Those Who Bring Light

Reading Time: 4 minutes

A rock climber needs a partner to prevent them from falling. Divers almost always descend in pairs. Emergency medical services operate in droves. Homo sapiens are social animals and wandering through life alone risks everything. When the world seems darkest, when the spirals become too severe, when the intrusive thoughts won’t stop, those who love you can throw a lifeline. Support groups can save you from drowning and ignite the torch before the lights fade.

Supporter: one who loves and listens

Anyone can constitute a support group: relatives, friends, therapists, and coworkers. In its simplest form, a support group describes anyone whom you can turn to for emotional support. They do not need to understand OCD, or even what OCD entails. They may not even know you have intrusive thoughts and perform detrimental behaviors. Perhaps they offer you a direct service—like a psychiatrist—or they may just hold you while you cry— a friend or perhaps a pet. Ultimately, a supporter is anyone who loves and listens.

Diversify Your Support

You have a unique and meaningful communication with everyone you befriend and anyone who supports you. If you have a small support group, they may not have enough experience to assist you when and where you need it. Keeping a varied group of caring people helps you express yourself as needed and wanted. Depending on your situation, you may find it difficult to keep more than a few people around you. Just remember that anyone you can turn to emotionally can assist you.

While a support group wants to help you, they may not know how to do so. Communicate with them openly and direct them to professional resources such as the ones found here. Additionally, the better you understand your OCD, the better you can teach others how to help you and create an empathetic relationship. As aforementioned, though, individuals in your support group do not need to know you have OCD. If you don’t want to tell them about your disorder, you can always let them know how they can comprehensively assist you. Better still, your relationship likely already has an element of mutual support, and you can access that extant connection.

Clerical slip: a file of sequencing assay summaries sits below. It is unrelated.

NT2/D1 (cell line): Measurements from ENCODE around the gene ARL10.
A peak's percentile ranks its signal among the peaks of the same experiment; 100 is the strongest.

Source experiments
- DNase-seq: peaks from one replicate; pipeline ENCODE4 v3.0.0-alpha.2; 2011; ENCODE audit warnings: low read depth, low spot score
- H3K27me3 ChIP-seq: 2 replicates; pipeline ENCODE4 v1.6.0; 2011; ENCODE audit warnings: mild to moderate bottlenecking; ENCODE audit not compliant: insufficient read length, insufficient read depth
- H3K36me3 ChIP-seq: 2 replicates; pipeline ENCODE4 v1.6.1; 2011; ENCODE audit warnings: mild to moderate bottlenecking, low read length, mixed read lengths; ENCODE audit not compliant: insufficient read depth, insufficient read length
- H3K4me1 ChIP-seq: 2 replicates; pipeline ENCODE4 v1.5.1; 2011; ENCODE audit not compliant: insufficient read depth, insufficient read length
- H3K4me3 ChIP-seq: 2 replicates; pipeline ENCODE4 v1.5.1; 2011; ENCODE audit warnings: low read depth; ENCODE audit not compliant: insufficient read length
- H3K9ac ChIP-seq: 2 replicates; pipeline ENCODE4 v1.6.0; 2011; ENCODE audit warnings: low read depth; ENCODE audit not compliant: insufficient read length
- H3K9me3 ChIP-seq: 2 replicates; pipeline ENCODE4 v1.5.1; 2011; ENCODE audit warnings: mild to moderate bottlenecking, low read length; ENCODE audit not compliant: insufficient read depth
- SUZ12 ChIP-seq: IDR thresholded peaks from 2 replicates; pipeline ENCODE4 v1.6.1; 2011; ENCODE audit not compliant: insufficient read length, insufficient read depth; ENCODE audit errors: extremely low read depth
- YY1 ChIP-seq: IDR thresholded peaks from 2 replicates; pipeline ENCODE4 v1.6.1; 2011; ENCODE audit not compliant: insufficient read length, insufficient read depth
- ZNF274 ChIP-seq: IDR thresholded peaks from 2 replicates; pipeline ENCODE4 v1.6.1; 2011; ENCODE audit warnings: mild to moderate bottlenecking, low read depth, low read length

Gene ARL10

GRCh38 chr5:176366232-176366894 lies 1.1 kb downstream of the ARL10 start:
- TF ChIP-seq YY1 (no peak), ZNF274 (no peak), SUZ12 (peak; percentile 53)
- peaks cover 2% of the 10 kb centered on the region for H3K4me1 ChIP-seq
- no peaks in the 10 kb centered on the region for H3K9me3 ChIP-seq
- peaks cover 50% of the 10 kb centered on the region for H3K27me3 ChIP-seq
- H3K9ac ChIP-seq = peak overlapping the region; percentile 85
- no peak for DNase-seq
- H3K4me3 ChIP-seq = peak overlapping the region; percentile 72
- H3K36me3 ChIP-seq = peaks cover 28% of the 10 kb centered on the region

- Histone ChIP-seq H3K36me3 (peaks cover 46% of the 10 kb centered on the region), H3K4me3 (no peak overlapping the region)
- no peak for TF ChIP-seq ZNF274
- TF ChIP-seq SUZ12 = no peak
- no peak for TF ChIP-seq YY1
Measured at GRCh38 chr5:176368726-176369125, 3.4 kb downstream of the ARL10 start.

I’ve talked a lot about what a support group is, but what specifically can they do for you? The following list contains a few things I and others have asked the support systems to help them with:

  • Check on you regularly via text
  • Help you keep a consistent sleep schedule (since OCD comes with an offset circadian rhythm)
  • Let you cry in their arms
  • Play a game with you
  • Exercise with you
  • Assist you with exposures
  • Listen
  • Let you stay the night

Teach those around you the dangers of reassuring OCD. Reassuring people with phrases like “it will all be okay” or “nothing will happen” is a natural and instinctual form of consoling people. People with OCD compulsively seek reassurance that their obsessional fears can’t possibly make them a murderer, rapist, cheater, etc. When people reassure a sufferer, they validate their fears by engaging in their compulsions. This article does a great job highlighting a few of the reasons reassuring people with OCD is harmful. Instead of stating that “everything will be alright,” encourage your social circle to use language that acknowledges your feelings directly, such as “I understand that you are struggling.” Through education, you can help your friends and family help you.

Support groups strengthen and empower you. You don’t need to go through trials alone. Find reliable sources of strength and draw them closer to you—you’ll thank yourself later. Friendships may deepen as they come to understand your troubles. Ultimately, hold on to those who bring you light.

While this article explicitly discusses OCD, the concepts herein apply to every human being.

Have a great day and always practice self-compassion!

A Fantastic Friend of Mine

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